Mon | Jun 17, 2019

Editorial | Still fuzzy about police reform

Published:Friday | May 17, 2019 | 12:26 AM

Antony Anderson, the police chief, would understand why his recent press conference left most Jamaicans feeling unfulfilled and ungratified. It delivered far less than was promised. People remain as fuzzy as ever about the big vision for the constabulary.

General Anderson, the former head of the Jamaica Defence Force, has a difficult job, at which he has been for 14 months. He presides over a constabulary that is notoriously corrupt and inefficient, in one of the world’s most murderous countries. Despite a 22 per cent decline in homicides last year, there were still more than 1,200 killings in Jamaica, for a murder rate of over 45 per 100,000.

It is common ground that the drop in murders in 2018 was attributable, mostly, to a year-long state of emergency in the most troubled parish, St James, as well as another for nearly as long in St Catherine north. Recently, a state of public emergency was declared in the island’s three most westerly parishes – St James, Hanover and Westmoreland.

But states of emergency, which allow the infringement of constitutional rights and freedoms, including allowing the security forces greater powers to search and detain people without the intervention of the courts, aren’t, or oughtn’t to be, fundamental policing strategies. They ought, at best, to be short-term responses to unexpected developments. Jamaica suffers from a chronic crisis of crime.

An effective response to this persistent epidemic demands a range of inter-related interventions – social, economic and institutional. But a sine qua non of any strategy must be a competent police force that enjoys the trust of citizens, which is not the case with the Jamaica Constabulary Force (JCF).

FUNDAMENTAL OVERHAUL

The JCF, it has long been acknowledged, needs a fundamental overhaul. It has been the subject of a large number of studies and reports over the past quarter century. General Anderson, in his previous roles as head of the army and the Government’s national security adviser, has had a front-row seat, and, we expect, intimate knowledge, of these matters.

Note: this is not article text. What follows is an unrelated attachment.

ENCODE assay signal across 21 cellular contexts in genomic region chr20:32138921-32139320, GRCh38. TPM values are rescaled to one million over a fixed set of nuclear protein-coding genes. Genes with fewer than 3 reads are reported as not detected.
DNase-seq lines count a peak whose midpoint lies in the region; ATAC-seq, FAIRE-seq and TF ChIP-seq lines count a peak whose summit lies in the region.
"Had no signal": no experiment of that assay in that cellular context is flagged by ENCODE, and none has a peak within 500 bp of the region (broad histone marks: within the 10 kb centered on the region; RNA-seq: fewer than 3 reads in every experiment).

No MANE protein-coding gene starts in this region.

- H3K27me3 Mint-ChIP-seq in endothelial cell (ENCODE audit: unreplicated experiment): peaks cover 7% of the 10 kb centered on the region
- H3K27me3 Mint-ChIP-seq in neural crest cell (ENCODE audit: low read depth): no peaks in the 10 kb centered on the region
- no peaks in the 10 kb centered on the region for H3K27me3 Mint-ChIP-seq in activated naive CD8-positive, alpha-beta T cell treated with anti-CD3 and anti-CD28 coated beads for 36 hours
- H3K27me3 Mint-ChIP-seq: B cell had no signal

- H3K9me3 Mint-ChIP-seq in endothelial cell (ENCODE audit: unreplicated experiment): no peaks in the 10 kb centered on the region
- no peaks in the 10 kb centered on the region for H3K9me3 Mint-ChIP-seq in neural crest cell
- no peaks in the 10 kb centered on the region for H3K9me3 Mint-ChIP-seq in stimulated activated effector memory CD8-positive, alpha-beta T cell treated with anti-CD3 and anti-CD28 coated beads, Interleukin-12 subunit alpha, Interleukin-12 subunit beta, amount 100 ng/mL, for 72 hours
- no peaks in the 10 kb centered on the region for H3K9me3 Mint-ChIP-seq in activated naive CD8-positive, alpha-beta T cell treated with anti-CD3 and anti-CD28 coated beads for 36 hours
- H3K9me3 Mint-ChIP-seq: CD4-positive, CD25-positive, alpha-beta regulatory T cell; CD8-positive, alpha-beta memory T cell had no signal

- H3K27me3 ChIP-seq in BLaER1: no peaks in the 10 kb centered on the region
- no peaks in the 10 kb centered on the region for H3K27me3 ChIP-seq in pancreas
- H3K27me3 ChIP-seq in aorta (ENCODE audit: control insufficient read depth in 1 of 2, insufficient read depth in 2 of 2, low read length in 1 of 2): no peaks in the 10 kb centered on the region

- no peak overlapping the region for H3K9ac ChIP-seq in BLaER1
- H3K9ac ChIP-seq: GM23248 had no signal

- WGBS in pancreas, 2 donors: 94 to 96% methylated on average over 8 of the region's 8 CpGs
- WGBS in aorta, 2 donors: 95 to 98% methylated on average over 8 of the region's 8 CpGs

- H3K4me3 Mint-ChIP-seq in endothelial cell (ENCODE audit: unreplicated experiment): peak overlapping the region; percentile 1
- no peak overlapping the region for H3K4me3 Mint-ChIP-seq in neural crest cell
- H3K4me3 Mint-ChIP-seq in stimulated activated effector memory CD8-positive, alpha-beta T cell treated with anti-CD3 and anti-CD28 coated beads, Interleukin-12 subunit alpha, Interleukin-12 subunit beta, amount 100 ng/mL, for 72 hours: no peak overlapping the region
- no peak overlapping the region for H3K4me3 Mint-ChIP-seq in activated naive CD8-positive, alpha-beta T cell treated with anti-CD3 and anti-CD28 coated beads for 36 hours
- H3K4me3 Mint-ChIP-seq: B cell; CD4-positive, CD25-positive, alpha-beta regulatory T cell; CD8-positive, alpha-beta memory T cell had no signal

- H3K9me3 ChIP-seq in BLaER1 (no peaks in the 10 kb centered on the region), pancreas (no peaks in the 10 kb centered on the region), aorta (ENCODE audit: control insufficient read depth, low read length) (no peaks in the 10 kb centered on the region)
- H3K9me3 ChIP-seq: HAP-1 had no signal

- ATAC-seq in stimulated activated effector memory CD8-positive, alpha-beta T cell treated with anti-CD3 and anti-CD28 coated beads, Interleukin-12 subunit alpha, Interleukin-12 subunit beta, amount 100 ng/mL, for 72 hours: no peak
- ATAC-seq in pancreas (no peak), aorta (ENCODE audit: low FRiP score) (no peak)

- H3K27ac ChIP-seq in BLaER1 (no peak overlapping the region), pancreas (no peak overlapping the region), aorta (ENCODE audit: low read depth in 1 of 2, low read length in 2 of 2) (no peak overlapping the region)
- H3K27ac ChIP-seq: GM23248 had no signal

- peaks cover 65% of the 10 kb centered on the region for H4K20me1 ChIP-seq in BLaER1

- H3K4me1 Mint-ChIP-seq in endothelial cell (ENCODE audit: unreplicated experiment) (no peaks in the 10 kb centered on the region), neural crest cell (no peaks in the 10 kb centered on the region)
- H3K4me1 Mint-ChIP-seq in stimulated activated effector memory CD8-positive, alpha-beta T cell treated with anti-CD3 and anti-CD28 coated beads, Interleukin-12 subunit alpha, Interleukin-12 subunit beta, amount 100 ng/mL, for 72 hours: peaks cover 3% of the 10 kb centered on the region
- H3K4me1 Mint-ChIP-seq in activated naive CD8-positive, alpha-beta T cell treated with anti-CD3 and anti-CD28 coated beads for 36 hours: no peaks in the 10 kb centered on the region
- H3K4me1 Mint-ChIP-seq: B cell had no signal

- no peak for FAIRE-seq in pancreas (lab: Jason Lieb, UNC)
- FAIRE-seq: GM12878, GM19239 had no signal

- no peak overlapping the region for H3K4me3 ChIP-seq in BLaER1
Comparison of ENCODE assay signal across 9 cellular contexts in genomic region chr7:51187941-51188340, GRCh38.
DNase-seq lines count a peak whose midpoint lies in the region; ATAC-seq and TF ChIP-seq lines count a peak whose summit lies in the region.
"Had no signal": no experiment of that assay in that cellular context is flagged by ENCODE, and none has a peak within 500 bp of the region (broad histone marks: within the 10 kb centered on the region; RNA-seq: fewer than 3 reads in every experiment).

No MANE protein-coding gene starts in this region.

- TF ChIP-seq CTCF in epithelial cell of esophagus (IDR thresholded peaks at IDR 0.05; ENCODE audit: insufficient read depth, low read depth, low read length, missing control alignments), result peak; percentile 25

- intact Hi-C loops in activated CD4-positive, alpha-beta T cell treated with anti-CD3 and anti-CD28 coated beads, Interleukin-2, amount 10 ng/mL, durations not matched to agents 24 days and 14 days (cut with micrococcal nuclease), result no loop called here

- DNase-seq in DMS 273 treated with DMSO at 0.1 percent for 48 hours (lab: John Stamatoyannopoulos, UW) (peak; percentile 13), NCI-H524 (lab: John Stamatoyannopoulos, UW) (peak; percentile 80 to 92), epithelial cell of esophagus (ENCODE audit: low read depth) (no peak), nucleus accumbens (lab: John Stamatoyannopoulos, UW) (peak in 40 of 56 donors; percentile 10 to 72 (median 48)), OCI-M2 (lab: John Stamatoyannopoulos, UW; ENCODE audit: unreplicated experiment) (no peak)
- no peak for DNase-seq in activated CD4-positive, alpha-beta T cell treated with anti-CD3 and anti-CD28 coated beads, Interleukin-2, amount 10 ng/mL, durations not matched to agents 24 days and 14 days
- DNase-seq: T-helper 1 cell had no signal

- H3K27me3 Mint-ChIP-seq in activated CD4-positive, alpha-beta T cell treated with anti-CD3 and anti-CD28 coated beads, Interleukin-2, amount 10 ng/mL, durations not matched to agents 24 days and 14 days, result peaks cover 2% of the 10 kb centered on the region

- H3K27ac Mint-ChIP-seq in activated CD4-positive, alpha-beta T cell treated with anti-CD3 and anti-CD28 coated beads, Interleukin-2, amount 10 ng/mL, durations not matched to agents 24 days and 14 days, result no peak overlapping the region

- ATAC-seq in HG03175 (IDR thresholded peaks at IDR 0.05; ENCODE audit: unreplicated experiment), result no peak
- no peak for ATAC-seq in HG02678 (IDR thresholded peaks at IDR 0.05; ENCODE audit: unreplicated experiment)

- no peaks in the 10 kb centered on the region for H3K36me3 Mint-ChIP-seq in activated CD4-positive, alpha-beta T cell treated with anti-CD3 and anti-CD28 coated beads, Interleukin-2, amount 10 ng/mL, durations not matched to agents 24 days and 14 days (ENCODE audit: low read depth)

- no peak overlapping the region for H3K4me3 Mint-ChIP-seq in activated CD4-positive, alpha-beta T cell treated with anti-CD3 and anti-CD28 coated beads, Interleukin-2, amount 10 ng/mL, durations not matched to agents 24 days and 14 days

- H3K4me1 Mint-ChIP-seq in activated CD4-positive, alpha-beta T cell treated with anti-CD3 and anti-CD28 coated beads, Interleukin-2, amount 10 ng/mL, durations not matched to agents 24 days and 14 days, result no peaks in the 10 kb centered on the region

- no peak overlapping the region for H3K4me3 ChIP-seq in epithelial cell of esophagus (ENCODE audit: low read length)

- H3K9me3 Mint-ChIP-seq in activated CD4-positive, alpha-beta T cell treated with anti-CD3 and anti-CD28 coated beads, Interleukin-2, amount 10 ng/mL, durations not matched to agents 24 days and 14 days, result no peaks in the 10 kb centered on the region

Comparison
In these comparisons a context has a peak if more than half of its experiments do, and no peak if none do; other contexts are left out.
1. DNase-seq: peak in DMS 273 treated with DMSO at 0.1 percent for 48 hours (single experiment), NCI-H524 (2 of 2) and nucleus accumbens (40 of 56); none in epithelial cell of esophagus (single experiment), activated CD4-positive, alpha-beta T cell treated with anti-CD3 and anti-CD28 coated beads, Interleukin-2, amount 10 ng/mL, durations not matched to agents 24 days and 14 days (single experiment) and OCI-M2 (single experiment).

So, when Horace Chang, the national security minister, hyped the planned disbandment of the police’s reputationally-damaged Mobile Reserve as “the beginning of a major reformation” of the constabulary, about which General Anderson would expand, there was expectation that the police chief had developed a grand strategy for the overhaul of the force. That, people expected, would have been unveiled at the police chief’s press conference.

It isn’t this newspaper’s contention that General Anderson hasn’t done much planning, or that the intended disbanding of Mobile Reserve, to be replaced by a new and professional rapid-response formations, are not significant developments. But they are not the big ideas that will fundamentally transform the JCF into an effective crime prevention and detection law enforcement agency.

But how General Anderson proceeds, it seems, will be determined by more studies. He said at his press conference: “There will be a suite of audits into various aspects of the force. Based on the outcomes of this process, we will undertake various reforms that will transition us into an organisation we can be proud of.”

We had hoped to hear, with clarity, changes General Anderson believes to be necessary to deliver the constabulary he wants; the laws that are required for that to happen; the economic and other costs of the proposed transformation; the policy options he has put to the Government; the time-lines for implementation; and his proposed mechanisms for building political and social consensus for the project to be successful. Maybe we, like others, missed their articulation.